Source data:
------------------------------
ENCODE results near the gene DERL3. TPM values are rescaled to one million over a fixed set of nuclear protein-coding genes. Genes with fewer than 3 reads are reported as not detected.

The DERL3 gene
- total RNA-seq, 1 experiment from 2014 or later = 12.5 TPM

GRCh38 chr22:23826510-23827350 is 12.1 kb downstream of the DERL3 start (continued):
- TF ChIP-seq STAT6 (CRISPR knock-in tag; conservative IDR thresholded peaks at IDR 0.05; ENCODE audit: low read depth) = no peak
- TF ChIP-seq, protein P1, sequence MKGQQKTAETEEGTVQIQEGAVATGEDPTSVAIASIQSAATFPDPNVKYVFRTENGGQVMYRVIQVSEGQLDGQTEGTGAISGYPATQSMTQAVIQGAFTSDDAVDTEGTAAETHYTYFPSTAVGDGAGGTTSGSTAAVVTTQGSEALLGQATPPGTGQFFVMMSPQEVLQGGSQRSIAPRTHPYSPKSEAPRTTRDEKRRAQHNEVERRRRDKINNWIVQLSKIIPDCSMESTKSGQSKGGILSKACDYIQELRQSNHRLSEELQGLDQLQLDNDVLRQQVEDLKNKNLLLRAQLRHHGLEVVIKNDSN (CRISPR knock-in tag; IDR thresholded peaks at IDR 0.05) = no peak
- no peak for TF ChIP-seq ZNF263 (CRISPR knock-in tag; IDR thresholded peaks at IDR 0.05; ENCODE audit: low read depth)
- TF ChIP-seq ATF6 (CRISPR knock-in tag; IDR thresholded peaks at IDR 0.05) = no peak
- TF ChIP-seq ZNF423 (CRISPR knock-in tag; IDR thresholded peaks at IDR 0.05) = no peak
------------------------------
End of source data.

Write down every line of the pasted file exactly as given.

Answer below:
ENCODE results near the gene DERL3. TPM values are rescaled to one million over a fixed set of nuclear protein-coding genes. Genes with fewer than 3 reads are reported as not detected.

The DERL3 gene
- total RNA-seq, 1 experiment from 2014 or later = 12.5 TPM

GRCh38 chr22:23826510-23827350 is 12.1 kb downstream of the DERL3 start (continued):
- TF ChIP-seq STAT6 (CRISPR knock-in tag; conservative IDR thresholded peaks at IDR 0.05; ENCODE audit: low read depth) = no peak
- TF ChIP-seq, protein P1, sequence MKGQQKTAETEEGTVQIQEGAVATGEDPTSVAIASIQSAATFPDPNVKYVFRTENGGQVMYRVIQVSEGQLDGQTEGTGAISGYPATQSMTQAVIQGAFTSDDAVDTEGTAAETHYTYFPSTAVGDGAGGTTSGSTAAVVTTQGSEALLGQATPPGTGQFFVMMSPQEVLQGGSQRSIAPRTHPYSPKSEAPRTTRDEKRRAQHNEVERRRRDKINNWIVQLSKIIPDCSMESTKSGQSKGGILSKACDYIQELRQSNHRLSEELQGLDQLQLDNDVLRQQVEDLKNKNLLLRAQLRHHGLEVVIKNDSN (CRISPR knock-in tag; IDR thresholded peaks at IDR 0.05) = no peak
- no peak for TF ChIP-seq ZNF263 (CRISPR knock-in tag; IDR thresholded peaks at IDR 0.05; ENCODE audit: low read depth)
- TF ChIP-seq ATF6 (CRISPR knock-in tag; IDR thresholded peaks at IDR 0.05) = no peak
- TF ChIP-seq ZNF423 (CRISPR knock-in tag; IDR thresholded peaks at IDR 0.05) = no peak